Young Frankenstein takes the stage at the Schuster Center
By Brian P. Sharp
Previewing the works of Mel Brooks during the Victoria Theatre film series this summer was the perfect introduction to the new Mel Brooks musical Young Frankenstein officially known as The New Mel Brooks Musical Young Frankenstein. The musical comedy from the creative team of the 12-time Tony Award-winning smash The Producers is on its way to the Dayton stage, running October 4 through 9.
After the success of The Producers in the early 2000s, it seemed like Young Frankenstein was a shoo-in as Brooks’ next big moneymaker, but he saw it another way.
“I wanted to go to Young Frankenstein first, but it didn’t have enough songs in it,” Brooks explained in an interview with the Palm Beach Post at the beginning of the touring season. “With The Producers, I already had two great tunes. I had ‘Prisoners of Love’ and I had ‘Springtime for Hitler,’ which was such a big part of the evening. It just was a natural.”
Young Frankenstein is by three-time Tony Award winner Brooks and three-time Tony Award winner Thomas Meehan, with music and lyrics by Brooks. Young Frankenstein was named Best Broadway Musical 2008 by the Outer Critics Circle Award and it won five Broadway.com Audience Awards, including Favorite New Broadway Musical.
Based on the Oscar-nominated hit 1974 film, Young Frankenstein is the wickedly inspired reimagining of the classic from comic genius Mel Brooks. Brooks, born Melvin Kaminsky grew up in Brooklyn, N.Y. during the Great Depression. According to the same article in the Palm Beach Post, Brooks has always had a petrified fascination for horror films, especially Frankenstein.
“Oh, yeah. I loved them and hated them, because they scared the stuffing out of me,” he said. “I used to tell my mother, at night in the summer, ‘Close the bedroom window.’ There was a fire escape there and I knew that Frankenstein – I meant the monster, but I called him Frankenstein – would walk up the fire escape and come in and eat me.”
The premise of the production follows the film very closely. When Frederick Frankenstein, an esteemed New York brain surgeon and professor, inherits a castle and laboratory in Transylvania from his grandfather, deranged genius Victor Von Frankenstein, he faces a dilemma. Does he continue to run from his family’s tortured past or does he stay in Transylvania to carry on his grandfather’s mad experiments reanimating the dead and, in the process, fall in love with his sexy lab assistant Inga?
The show opens with the funeral of famed scientist Victor Von Frankenstein. While in New York, professor Frederick Frankenstein learns of the demise of his grandfather and his inheriting of the castle and must do something about it.
Frederick arrives in Transylvania and soon meets the hunchback Igor, who insists he continues his grandfather’s work. Igor has already enlisted the help of the yodeling assistant Inga, who quickly becomes a love interest. They travel to the castle and Frederick meets the mysterious Frau Blucher. Frau Blucher was more than just a housekeeper to Frederick’s grandfather.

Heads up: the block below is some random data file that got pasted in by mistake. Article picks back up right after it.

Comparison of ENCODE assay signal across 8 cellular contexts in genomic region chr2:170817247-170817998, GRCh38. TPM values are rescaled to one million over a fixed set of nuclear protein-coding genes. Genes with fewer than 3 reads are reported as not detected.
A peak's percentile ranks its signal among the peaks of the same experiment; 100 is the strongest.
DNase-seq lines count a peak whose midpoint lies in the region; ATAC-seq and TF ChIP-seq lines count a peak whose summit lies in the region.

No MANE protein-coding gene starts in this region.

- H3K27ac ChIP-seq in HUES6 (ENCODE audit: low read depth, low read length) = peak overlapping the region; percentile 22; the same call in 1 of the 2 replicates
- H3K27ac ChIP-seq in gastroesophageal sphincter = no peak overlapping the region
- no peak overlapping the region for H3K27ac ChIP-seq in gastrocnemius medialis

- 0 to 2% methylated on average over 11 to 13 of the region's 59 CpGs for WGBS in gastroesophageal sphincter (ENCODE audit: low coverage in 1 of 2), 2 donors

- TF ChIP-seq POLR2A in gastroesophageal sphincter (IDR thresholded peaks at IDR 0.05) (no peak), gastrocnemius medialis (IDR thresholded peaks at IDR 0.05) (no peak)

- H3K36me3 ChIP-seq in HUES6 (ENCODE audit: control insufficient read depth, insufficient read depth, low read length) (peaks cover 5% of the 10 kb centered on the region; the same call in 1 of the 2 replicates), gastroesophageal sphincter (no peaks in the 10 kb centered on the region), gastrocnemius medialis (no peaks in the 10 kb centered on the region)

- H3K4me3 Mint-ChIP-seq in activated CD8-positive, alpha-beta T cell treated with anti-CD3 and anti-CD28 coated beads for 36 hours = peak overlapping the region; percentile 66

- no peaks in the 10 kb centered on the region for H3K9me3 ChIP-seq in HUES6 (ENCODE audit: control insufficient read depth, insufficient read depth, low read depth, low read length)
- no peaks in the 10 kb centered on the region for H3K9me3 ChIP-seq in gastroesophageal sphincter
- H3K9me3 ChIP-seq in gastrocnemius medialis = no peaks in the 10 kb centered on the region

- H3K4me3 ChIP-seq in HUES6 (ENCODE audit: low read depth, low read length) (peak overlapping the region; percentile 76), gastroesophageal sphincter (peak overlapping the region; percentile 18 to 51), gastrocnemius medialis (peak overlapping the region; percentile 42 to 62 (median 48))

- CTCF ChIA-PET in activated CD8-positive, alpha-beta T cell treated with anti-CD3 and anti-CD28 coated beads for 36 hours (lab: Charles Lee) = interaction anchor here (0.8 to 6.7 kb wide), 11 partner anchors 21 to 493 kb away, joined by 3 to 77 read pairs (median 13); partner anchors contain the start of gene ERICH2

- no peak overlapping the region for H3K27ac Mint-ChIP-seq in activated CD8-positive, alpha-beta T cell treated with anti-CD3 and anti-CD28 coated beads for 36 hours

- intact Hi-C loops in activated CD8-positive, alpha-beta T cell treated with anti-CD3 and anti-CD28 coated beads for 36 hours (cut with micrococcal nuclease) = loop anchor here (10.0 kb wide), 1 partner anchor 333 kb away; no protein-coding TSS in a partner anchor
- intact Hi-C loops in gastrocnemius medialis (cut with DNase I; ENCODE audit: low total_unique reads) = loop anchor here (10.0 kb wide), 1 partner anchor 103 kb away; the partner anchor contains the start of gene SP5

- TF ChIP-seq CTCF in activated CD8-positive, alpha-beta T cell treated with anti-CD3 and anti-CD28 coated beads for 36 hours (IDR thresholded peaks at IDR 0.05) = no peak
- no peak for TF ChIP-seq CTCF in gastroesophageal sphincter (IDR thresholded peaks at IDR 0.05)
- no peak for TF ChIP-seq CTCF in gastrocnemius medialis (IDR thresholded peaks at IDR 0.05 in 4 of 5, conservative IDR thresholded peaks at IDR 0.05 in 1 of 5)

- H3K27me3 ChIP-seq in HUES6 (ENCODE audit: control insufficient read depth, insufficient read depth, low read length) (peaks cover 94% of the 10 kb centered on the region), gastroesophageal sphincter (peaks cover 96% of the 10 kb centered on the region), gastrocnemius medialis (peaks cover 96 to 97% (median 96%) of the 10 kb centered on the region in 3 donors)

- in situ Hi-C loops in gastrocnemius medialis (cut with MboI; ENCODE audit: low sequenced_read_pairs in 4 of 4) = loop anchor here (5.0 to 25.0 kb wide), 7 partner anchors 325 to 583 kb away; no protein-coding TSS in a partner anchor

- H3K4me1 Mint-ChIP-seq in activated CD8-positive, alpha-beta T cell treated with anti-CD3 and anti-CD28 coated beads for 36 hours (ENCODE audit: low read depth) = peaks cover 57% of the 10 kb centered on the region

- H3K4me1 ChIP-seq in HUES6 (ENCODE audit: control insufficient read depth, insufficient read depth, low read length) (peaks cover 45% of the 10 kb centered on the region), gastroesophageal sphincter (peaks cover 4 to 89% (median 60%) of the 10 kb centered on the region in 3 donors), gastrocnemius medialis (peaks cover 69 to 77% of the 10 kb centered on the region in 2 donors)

Frederick decides to carry on the experiments of his late grandfather, and with the help of Igor and Inga, the craziness ensues. A brain is needed, but after Igor has an accident with the brain he replaces it with one from “Abby Normal.” The results are not as expected and the monster soon escapes.
After finding the monster and working to replace the brain, we get to see the monster dance, yet more drama takes off as we find the monster frightened by stage lights. What happens next can convince you that love conquers all and the laughs just keep coming.
Unfolding in the forbidding Castle Frankenstein and the foggy moors of Transylvania Heights, the show’s score includes “The Transylvania Mania,” “He Vas My Boyfriend” and the unforgettable treatment of Irving Berlin’s “Puttin’ On the Ritz.”
Released in 1974 to unanimous critical acclaim, the film received two Academy Award nominations, including one for Mel Brooks and Gene Wilder’s script, and was also nominated for a Writer’s Guild of America Award for Best Adapted Screenplay. Young Frankenstein was also the recipient of the two highest honors accorded films of science fiction, winning the Hugo Award for Best Dramatic Presentation and the Nebula Award, given by the Science Fiction & Fantasy Writers of America for Best Dramatic Writing.
The production team includes three Tony Award-winning designers of The Producers; three-time Tony Award-winning set designer Robin Wagner, five-time Tony Award-winning costume designer William Ivey Long and Tony Award-winning lighting designer Peter Kaczorowski. Jonathan Deans is the sound designer. Tony Award-winning orchestrator Doug Besterman and musical director Patrick Brady, two other Producers alumni, complete the music department.
Seeing Young Frankenstein is a great way to spend an evening during the Halloween season. Kick off the fall season with great musical. You don’t want to miss this show. Even Mel Brooks thinks so: “If there’s a little old lady in front of you at the box office and they’re running out of tickets, push her aside,” Brooks said. “I say something really good doesn’t come along very often and you’ve got to take measures to get yourself those tickets.”
Young Frankenstein is part of the 2011-2012 Broadway Series at the Victoria Theatre and runs October 4–9. For more information on the 2011-2012 Miami Valley and Good Samaritan Hospitals Broadway Series and the rest of the Victoria Theatre Association’s season, visit www.victoriatheatre.com. Tickets can be purchased online at www.ticketcenterstage.com or by calling (937) 228-3630.
Reach DCP theatre critic Brian P. Sharp at Theatre@DaytonCityPaper.com.